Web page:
It's been a rough last two weeks for Nokia investors.
Before its disappointing earnings release, the Swedish telecom giant's shares had more or less tread water for most of 2015. Beyond that, Nokia had enjoyed a number of positives. For starters, it secured the long-discussed merger with French-American communications equipment companyAlcatel-Lucent, and Nokia's shares had rallied moderately over the past 12 months. Most importantly for the purposes of this article, there waswordlast monththat Nokia intends to re-enter the smartphone market once its lockup period with smartphone sugar daddy Microsoft (the proud owner of Nokia's former handset division) expires.
However, Nokia quickly torpedoed the rumors. Nonetheless, here's why it will happen.
Say one thing, but do another On April 20, a number of media outlets reported on Nokia's plans of returning to the smartphone market. While this was more significant than your run-of-the-mill tech rumor, new product articles are published every day. It's Nokia's reaction that proved so interesting.
Although there's no release on its IR site, Reuters and other trusted news outletsreported that Nokia went on the offensive against these rumors. Reuters quoted a statement from Nokia's website as saying, "Nokia notes recent news reports claiming the company communicated an intention to manufacture consumer handsets out of a R&D facility in China.
These reports are false. ... Nokia reiterates it currently has no plans to manufacture or sell consumer handsets." That's a strong statement, and appears to close the case on last month's speculation. However, upon further examination and deeper reflection, I wonder if Nokia's seemingly strong denial actually negates the original news reports.
Not so fast What I find so interesting here is that the original reports never claimed Nokia would manufacture or sell smartphones. Rather, per Re/code, Nokia's strategy for future products aims to "Design cool products and then license the designs and Nokia brand to a company that will not only do the manufacturing, but also be responsible for sales and distribution." Now, this certainly involves a bit of reading between the lines, but if the Reuters reportis to be believed, Nokia only explicitly denied it aims to manufacture and sell smartphones.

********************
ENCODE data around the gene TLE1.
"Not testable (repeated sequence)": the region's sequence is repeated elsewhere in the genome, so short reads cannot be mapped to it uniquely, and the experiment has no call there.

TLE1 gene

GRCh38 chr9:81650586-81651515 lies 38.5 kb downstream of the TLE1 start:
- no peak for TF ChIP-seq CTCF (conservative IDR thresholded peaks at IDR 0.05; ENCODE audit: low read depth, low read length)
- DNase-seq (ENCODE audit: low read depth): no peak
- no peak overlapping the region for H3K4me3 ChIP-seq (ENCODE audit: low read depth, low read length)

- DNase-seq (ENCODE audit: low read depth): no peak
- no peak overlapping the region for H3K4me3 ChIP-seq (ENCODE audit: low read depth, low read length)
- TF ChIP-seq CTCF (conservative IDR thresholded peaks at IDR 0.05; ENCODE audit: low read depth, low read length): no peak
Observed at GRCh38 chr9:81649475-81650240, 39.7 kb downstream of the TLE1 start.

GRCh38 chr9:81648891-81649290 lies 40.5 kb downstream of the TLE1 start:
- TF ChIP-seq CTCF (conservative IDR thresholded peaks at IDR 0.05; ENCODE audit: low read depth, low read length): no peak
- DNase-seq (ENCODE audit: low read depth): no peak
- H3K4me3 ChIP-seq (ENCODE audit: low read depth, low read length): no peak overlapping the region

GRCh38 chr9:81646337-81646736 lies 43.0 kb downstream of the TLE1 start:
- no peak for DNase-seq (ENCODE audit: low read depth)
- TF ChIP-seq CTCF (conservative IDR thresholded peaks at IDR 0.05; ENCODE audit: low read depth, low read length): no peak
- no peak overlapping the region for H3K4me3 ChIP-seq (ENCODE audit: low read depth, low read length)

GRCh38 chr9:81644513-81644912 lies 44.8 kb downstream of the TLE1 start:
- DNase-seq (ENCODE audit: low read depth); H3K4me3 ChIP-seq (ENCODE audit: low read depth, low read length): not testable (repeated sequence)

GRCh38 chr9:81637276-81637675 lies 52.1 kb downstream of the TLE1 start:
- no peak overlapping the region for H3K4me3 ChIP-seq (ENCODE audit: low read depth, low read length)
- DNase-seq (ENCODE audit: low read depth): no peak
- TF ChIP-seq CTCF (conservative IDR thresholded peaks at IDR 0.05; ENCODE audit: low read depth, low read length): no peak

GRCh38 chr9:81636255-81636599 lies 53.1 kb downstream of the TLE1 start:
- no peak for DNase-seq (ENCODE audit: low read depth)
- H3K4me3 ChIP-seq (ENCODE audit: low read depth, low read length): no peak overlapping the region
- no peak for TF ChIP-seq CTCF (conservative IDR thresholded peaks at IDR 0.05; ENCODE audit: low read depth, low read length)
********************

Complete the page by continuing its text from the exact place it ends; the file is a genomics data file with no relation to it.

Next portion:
As such, it seems Nokia really isn't denying that it plans to eventually re-enter the smartphone market. Rather, it's really just confirming that it won't handle anything but the design, which it will license along with the Nokia brand to another company to handle the ugly, low-margin business of fabricating and selling the device. It's a subtle difference, but one that technically leaves the door open for Nokia to get back into the smartphone market, while also allowing its efforts to remain under the radar until its lockup agreement with Microsoft expires at the end of the year.
This denial also fits because a "design and license" model makes perfect sense for Nokia. Although it isn't the gold standard of the global cell phone industry like it was a decade ago, the Nokia brand still carries plenty of worldwide recognition. Even after its BlackBerry-esque debacle in the smartphone market, Nokia was still counted as the 98thmost valuable brand in the world in 2014 in Interbrand's annual rankings.
This "design and license" model would probably also prove attractive to Nokia because it would require little investment while giving it plenty of upside should its smartphone designs prove a hit with consumers. So while Nokia's recent comments might seem like a strong denial of its long-term plans to re-enter the smartphone market, there's also a number of reasons to think this might only be posturing on Nokia's part.
The article Even As Nokia Denies It, Here's Why Nokia Will Re-Enter the Smartphone Market originally appeared on Fool.com.
Andrew Tonner owns shares of Apple. The Motley Fool recommends Apple. The Motley Fool owns shares of Apple. Try any of our Foolish newsletter services free for 30 days. We Fools may not all hold the same opinions, but we all believe that considering a diverse range of insights makes us better investors. The Motley Fool has a disclosure policy.
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